He was not walking or even sitting up and was behind developmentally. “He functioned in his own world,” according to Angel House clinical director Christina Russell.

HAC's Angel House is focusing on trauma-informed care for children.

Both Jacob and his mother blossomed under the ARC program. Jacob began walking and talking. He learned to feed himself and to use a spoon. He learned sign language to help him communicate and became better at making eye contact. “The change in him was pretty significant,” said Amy Brigham, assistant teacher for Playspace at Angel House.

At the same time, Jacob’s mother was learning important parenting skills. “She was learning how to connect to him,” Ms. Russell said.

Another example is one that Ms. Brigham said is probably the program’s biggest success story so far. "Adam," who came to Angel House in January, was struggling with detox issues that led to severe reflux. Because of the reflux, he was unable to participate in “tummy time,” lying on his stomach, which is important for development of head control and shoulder and arm

With the help of the ARC program’s early intervention specialists, a program of exercises was developed for Adam to build his core strength on a daily basis. In just one month, he was sitting up and now, after just four months in the ARC program, he is crawling and is catching up to the normal developmental milestones. “That’s a lot of progress for a little guy in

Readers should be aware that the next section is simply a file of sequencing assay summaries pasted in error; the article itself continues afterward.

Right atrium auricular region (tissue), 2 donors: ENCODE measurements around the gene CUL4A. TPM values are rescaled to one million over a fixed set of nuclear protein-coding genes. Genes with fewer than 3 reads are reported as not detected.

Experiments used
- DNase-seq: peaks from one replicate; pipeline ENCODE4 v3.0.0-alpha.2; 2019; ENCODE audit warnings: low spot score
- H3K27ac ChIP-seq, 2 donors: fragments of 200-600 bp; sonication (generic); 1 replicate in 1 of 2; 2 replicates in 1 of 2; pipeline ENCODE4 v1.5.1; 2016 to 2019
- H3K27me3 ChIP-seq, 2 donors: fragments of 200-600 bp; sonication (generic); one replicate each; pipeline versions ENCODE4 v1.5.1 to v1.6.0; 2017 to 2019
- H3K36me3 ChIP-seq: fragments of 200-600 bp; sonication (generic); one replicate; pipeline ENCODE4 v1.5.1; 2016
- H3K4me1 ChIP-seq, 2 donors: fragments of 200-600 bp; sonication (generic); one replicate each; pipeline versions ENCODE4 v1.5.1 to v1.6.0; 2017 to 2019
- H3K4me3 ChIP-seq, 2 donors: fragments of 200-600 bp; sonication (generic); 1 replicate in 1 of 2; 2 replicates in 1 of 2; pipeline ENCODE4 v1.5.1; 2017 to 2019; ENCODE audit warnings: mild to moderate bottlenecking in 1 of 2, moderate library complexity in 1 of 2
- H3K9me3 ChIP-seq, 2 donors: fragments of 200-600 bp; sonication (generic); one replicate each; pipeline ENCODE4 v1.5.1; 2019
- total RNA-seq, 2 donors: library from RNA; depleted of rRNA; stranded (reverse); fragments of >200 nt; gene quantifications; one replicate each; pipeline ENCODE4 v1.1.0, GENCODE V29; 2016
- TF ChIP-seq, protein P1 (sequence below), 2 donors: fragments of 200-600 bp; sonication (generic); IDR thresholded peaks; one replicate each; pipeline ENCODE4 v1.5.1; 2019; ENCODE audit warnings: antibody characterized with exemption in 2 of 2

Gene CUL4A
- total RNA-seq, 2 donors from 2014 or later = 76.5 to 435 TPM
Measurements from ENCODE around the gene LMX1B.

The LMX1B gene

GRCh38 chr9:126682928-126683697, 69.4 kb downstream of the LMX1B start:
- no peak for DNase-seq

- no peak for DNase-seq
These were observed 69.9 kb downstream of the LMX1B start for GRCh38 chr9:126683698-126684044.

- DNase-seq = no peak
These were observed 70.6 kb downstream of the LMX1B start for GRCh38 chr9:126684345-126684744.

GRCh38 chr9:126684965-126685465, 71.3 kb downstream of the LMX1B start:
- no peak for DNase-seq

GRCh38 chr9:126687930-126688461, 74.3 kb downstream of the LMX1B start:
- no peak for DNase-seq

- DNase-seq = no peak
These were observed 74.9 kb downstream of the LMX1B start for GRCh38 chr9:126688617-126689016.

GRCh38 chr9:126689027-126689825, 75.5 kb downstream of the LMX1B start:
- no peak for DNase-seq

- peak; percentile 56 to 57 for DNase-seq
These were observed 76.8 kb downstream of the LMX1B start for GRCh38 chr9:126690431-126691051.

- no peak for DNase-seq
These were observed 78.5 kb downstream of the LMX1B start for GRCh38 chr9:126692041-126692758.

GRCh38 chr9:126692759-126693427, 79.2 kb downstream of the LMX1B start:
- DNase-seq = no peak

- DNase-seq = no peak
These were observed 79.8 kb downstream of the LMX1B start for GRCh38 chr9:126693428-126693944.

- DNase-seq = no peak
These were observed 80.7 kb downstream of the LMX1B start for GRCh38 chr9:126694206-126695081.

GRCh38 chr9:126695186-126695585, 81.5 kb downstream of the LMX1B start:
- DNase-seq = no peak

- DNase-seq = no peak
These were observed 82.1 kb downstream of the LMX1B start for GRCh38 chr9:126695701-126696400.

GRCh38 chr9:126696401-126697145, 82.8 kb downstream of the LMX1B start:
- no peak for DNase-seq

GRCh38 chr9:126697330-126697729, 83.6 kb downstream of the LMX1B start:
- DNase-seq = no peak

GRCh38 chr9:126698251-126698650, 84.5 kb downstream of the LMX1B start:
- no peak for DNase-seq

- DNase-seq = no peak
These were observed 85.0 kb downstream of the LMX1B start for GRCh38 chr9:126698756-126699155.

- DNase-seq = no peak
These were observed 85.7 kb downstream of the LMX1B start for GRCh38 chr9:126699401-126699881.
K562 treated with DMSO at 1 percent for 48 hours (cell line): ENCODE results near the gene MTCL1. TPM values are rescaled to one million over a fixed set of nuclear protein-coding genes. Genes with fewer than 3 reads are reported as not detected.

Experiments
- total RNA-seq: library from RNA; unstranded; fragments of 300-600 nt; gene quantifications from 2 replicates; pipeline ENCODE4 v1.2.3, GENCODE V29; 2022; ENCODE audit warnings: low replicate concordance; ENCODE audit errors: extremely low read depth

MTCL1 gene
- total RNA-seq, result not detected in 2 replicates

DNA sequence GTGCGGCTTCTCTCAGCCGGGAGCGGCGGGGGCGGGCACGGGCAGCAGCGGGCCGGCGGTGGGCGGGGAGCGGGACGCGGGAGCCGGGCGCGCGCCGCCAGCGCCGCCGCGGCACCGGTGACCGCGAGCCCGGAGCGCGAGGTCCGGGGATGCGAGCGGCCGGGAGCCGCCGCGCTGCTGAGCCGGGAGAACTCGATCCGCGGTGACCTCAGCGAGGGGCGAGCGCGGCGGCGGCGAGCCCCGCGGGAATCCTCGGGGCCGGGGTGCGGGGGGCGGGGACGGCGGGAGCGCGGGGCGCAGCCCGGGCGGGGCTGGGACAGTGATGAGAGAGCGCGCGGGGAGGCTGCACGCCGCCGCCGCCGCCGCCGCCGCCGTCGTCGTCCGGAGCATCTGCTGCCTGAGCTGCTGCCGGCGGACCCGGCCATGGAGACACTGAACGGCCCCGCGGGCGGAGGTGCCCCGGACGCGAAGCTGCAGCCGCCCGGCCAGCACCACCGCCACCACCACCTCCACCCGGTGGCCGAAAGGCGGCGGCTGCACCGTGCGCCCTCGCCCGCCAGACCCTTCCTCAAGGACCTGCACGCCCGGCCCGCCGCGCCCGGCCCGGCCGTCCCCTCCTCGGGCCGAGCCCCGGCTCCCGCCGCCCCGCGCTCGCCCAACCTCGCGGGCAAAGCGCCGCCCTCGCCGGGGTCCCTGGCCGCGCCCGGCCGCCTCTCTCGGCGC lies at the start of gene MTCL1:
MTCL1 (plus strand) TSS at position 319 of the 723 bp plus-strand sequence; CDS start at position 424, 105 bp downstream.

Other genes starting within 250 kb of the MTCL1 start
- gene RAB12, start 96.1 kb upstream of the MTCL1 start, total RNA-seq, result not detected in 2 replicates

a short period of time,” Ms. Brigham said.

Another child, "Billy," who is now one year old, was described by staff as “very calm and quiet; his laughter is infectious.” But his mother was having trouble parenting her baby. The two were
at Angel House for just a couple of weeks, but in that time in the ARC program, the mother learned to support her son and the child has thrived.

Tags: Homeless on Cape Cod, Homeless, HAC, housing assistance corporation, Angel House

NAACP Honors HAC’s Greg Bar For Commitment ‘Above & Beyond'

Posted by Laura Reckford on Wed, Sep 11, 2013 @ 03:00 PM

HAC's Greg Bar with his award from the NAACP

Each year the NAACP Cape Cod branch gives awards to people who step out beyond their roles, who go “above and beyond” to help people in the community, as NAACP Cape Cod branch vice president John Reed said. At this year’s award ceremony, which took place May 19 at Hyannis Heritage Hotel, HAC’s own Greg Bar was honored.

Greg Bar’s title at HAC is Housing Search Specialist in the Individuals Services Department. He has a desk at NOAH and an office in HAC’s West Main Street headquarters.